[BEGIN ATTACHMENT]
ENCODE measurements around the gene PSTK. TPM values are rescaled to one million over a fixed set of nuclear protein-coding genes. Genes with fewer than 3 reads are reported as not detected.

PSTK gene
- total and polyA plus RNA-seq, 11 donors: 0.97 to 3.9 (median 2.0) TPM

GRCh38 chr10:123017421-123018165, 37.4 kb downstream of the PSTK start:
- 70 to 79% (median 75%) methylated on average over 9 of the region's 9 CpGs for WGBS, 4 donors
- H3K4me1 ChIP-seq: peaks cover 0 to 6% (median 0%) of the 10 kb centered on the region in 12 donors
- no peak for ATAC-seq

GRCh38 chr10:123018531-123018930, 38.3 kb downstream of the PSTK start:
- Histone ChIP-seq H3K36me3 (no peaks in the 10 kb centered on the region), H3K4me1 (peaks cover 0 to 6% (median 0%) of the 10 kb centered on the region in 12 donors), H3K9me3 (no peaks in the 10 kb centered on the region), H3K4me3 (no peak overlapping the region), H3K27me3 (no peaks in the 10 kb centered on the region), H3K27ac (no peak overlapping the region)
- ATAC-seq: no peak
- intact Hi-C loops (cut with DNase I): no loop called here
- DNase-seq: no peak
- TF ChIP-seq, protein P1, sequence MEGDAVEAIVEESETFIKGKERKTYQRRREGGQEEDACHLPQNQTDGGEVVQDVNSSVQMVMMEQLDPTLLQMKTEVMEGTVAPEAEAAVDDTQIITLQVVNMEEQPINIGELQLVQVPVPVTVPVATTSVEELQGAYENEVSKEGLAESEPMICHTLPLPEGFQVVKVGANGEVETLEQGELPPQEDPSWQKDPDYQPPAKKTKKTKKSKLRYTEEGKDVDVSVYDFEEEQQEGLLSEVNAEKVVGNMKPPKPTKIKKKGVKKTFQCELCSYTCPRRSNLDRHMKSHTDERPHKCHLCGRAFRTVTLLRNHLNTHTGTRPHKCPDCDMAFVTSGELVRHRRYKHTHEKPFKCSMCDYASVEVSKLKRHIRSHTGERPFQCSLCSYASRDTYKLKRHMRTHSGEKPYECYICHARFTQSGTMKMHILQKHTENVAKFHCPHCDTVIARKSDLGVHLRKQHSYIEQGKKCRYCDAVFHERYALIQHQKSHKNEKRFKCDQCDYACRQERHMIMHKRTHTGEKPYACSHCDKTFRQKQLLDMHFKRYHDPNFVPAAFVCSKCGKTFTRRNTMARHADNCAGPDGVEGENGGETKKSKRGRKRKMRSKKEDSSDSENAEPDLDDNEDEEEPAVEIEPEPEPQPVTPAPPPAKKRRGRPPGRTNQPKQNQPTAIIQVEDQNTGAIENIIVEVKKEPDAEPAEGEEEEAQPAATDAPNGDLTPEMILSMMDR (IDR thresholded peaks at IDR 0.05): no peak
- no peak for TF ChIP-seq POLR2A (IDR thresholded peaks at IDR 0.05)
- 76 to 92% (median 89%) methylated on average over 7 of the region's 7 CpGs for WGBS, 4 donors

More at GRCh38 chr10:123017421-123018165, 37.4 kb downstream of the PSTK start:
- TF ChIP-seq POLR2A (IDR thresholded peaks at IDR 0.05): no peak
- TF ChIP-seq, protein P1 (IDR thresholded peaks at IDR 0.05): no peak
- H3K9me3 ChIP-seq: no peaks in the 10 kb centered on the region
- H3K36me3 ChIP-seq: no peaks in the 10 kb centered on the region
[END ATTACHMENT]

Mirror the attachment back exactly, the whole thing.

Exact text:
ENCODE measurements around the gene PSTK. TPM values are rescaled to one million over a fixed set of nuclear protein-coding genes. Genes with fewer than 3 reads are reported as not detected.

PSTK gene
- total and polyA plus RNA-seq, 11 donors: 0.97 to 3.9 (median 2.0) TPM

GRCh38 chr10:123017421-123018165, 37.4 kb downstream of the PSTK start:
- 70 to 79% (median 75%) methylated on average over 9 of the region's 9 CpGs for WGBS, 4 donors
- H3K4me1 ChIP-seq: peaks cover 0 to 6% (median 0%) of the 10 kb centered on the region in 12 donors
- no peak for ATAC-seq

GRCh38 chr10:123018531-123018930, 38.3 kb downstream of the PSTK start:
- Histone ChIP-seq H3K36me3 (no peaks in the 10 kb centered on the region), H3K4me1 (peaks cover 0 to 6% (median 0%) of the 10 kb centered on the region in 12 donors), H3K9me3 (no peaks in the 10 kb centered on the region), H3K4me3 (no peak overlapping the region), H3K27me3 (no peaks in the 10 kb centered on the region), H3K27ac (no peak overlapping the region)
- ATAC-seq: no peak
- intact Hi-C loops (cut with DNase I): no loop called here
- DNase-seq: no peak
- TF ChIP-seq, protein P1, sequence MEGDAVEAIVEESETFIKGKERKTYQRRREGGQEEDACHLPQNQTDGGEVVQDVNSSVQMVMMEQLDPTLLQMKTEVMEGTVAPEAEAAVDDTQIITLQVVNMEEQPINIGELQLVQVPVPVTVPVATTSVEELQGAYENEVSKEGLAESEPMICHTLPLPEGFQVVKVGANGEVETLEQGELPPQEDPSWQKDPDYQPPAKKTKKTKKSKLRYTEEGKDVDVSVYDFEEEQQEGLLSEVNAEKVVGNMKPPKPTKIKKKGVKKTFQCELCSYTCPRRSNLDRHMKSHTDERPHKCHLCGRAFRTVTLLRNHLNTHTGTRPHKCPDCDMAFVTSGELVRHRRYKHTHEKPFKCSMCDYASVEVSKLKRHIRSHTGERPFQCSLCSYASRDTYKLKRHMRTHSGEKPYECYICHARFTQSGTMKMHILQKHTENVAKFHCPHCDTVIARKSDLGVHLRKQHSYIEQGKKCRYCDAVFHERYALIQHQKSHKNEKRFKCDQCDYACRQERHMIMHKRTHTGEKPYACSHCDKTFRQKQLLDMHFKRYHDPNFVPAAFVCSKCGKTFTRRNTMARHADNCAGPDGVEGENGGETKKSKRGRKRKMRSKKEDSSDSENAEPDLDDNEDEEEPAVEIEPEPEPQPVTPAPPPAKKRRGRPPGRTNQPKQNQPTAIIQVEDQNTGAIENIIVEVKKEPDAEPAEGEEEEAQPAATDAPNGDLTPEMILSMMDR (IDR thresholded peaks at IDR 0.05): no peak
- no peak for TF ChIP-seq POLR2A (IDR thresholded peaks at IDR 0.05)
- 76 to 92% (median 89%) methylated on average over 7 of the region's 7 CpGs for WGBS, 4 donors

More at GRCh38 chr10:123017421-123018165, 37.4 kb downstream of the PSTK start:
- TF ChIP-seq POLR2A (IDR thresholded peaks at IDR 0.05): no peak
- TF ChIP-seq, protein P1 (IDR thresholded peaks at IDR 0.05): no peak
- H3K9me3 ChIP-seq: no peaks in the 10 kb centered on the region
- H3K36me3 ChIP-seq: no peaks in the 10 kb centered on the region